Queensland Study Reveals Twice As Many Covid Patients May Have Acute Kidney Injury
Calls for clinical trial
The latest research from a Queensland based study reveals millions of Australian Covid patients may have an undiagnosed kidney injury (AKI).
Data released by the University of Queensland showed around 20 per cent of patients admitted to hospital with Covid developed acute kidney injury, with twice as many cases diagnosed in patients admitted ICU.
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Although majority of people with Covid have mild symptoms, about 5% develop severe symptoms, which can include acute respiratory distress syndrome, septic shock, and multiple organ failure, with the kidneys proving to be the most impacted.
AKI often happens within a few hours or a few days and is caused by a build-up of waste products in the blood, making it hard for the kidneys to keep the right balance of fluid in the body.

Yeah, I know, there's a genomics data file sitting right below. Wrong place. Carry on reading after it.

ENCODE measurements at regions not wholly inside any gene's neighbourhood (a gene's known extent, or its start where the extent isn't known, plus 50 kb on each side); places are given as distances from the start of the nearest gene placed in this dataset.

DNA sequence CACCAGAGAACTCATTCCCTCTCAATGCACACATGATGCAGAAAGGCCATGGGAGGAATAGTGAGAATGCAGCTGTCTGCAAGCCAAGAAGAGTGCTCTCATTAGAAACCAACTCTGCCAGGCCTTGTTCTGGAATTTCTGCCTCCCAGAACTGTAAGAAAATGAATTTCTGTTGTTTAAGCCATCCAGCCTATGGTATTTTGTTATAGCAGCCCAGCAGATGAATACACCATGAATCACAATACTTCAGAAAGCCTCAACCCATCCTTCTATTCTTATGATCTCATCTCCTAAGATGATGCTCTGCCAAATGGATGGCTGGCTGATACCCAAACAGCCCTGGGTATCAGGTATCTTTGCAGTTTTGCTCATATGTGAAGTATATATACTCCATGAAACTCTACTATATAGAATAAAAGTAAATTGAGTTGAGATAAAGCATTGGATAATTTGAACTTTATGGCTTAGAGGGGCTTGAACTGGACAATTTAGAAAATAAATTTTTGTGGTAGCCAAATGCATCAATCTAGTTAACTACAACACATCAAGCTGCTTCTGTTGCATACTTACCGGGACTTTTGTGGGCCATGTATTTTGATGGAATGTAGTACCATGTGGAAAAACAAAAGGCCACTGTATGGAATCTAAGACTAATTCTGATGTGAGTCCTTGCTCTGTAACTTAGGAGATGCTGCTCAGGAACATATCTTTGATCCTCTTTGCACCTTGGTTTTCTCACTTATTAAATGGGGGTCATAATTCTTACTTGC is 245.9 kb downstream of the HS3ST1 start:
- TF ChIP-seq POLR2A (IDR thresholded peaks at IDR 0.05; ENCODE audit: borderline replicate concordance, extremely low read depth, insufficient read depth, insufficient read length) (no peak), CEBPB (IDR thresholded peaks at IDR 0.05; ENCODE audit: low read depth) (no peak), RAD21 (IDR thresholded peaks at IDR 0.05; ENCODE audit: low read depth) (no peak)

“Doctors look at the amount of urine a patient passes, and the level of a compound called creatinine in the blood, which rises when the kidneys aren’t working well,” UQ PhD candidate and kidney specialist Dr Marina Wainstein said.
“If that creatinine rise occurs before a patient presents to hospital, we can miss the AKI diagnosis and fail to manage the patient appropriately in those early, critical days of hospitalisation.”
- Dr Wainstein
Treating an acute kidney injury includes monitoring a patient’s hydration levels and stopping medications that can be toxic to the kidneys.
But if an AKI is not diagnosed in a patient with Covid, there can be dangerous consequences and even death.
Dr Sally Shrapnel from the University of Queensland said a more comprehensive definition of AKI needs to be implemented as soon as possible.
“Now we have the data showing a large gap in AKI diagnosis exists, it’s time to test this definition in a clinical trial so we can identify all AKI patients early and hopefully prevent these awful outcomes,” she said.
The research is published in PLOS Medicine.
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